How long does a hearing evaluation take?
A routine adult evaluation usually takes about 45 minutes. An evaluation for a child usually takes about half an hour.
Does health insurance pay for hearing tests?
Yes, usually. It is always a good idea to check your policy before assuming coverage. We accept many major health insurance plans, including Medicare and VT Medicaid.
How do you test a baby or young child?
Under six months of age, we evaluate an infant’s hearing using Distortion Product OtoAcoustic Emission (DPOAE) testing. This type of testing does not require a response from the baby, and the best results are obtained when the baby is sleeping. From six months to approximately 3 years, we use Visual Reinforced Audiometry (VRA). During VRA testing the child is seated on the parent’s lap in the sound booth. The child is conditioned to look at puppets when they hear either speech or noise.
Is there anything I should do to prepare my child for a hearing test?
If your child is under six months old, please bring in your child either sleeping, or when they would normally sleep. We’ll get the best test results if we can test your baby while he or she is asleep.
Over six months of age, please bring your child awake, alert, and not hungry or tired! Please avoid regular naptimes or mealtimes.
Can someone else come with me and my child to a hearing test?
We can accommodate family members, but only one adult can go into the sound booth with the child or baby being tested. If you must bring other children with you to your child’s appointment, please bring another adult to stay with them while you and your child are having the hearing test.
How much do hearing aids cost?
A single hearing aid can cost anywhere from $400 to $2300. That covers the actual hearing aid. You will also need to have that hearing aid programmed and fit for your hearing loss and your lifestyle needs. You can also elect to pay for 5 years of service with your hearing aid purchase, or you can pay for your service as you go. All in all, the total cost for a pair of hearing aids can run from $2500 to $6000 with service included, or $1300 to $5000 if you'd prefer to pay for your service as needed.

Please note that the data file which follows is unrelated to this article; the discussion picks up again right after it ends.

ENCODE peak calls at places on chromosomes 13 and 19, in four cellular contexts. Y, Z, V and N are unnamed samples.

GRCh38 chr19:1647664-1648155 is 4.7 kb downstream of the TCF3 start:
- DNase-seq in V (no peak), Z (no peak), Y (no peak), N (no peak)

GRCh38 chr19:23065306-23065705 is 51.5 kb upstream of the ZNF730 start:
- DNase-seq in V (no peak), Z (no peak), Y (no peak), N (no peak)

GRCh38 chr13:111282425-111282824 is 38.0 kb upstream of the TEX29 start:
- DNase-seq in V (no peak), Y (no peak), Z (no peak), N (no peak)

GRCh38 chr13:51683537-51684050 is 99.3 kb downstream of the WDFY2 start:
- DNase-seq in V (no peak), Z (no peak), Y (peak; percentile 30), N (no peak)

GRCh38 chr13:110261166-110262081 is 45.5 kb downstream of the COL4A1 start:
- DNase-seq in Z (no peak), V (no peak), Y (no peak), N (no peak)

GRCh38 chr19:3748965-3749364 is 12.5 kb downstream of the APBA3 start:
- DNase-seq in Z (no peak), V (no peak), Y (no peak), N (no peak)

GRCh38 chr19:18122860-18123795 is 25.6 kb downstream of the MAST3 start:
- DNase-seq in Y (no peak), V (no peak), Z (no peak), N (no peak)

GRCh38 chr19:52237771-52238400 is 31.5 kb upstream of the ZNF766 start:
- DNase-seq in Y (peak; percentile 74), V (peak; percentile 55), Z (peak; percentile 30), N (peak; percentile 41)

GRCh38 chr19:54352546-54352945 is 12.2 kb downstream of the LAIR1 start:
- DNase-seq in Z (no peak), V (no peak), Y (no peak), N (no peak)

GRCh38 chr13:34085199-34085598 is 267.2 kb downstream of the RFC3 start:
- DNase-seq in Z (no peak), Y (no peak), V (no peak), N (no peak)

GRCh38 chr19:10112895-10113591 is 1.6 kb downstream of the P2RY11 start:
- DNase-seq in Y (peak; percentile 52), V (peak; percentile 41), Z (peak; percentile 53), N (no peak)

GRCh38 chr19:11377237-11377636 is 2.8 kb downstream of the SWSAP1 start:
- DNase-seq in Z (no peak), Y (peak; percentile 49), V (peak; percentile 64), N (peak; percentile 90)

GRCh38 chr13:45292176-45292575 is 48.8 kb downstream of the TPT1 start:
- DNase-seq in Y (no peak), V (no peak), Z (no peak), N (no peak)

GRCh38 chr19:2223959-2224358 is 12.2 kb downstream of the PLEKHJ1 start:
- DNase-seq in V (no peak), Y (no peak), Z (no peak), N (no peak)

What makes a hearing aid cost so much?
There are huge research and development costs, a relatively low volume of sales when compared to other electronic devices, and almost no third party (health insurance) coverage. Also keep in mind that when you are purchasing a hearing aid you are not just buying the instrument itself, you are usually buying two instruments! And you need to pay to have those devices fit to your hearing loss and your lifestyle needs. You can also elect to pre-pay for 5 years of service with our "No Worries" plan. This allows unlimited service and supplies (except for batteries) for 5 years. You can save some money on the front end by electing to pay for your services as you go. In the end, we expect that you'll end up paying a little bit more over time, but it makes the up front cost easier!
Will I need one or two hearing aids?
Typically, if your hearing is similar in both ears, two aids will be recommended. Multiple well-researched studies have shown significant hearing benefit when people use two hearing aids, particularly when listening in background noise and in localizing sounds. There are some situations where only one hearing aid is recommended, usually because there is hearing loss in only one ear, or if one ear is so poor that it won't benefit from a hearing aid.
What’s the difference between a cheap hearing aid and an expensive hearing aid?
These days, the difference in price in hearing aids is dictated by the computer chip running the aid, not by the size of the aid. Like cellular phones, you can get a relatively basic model or an extremely advanced model. Basic hearing aids are excellent at amplifying sounds that are needed but can only make a few changes to the sound in noisy environments. Premium hearing aids can tell the difference between speech and other environmental sounds and have features built into them to help your brain receive the clearest signal from your ears.
What does “unbundled” mean?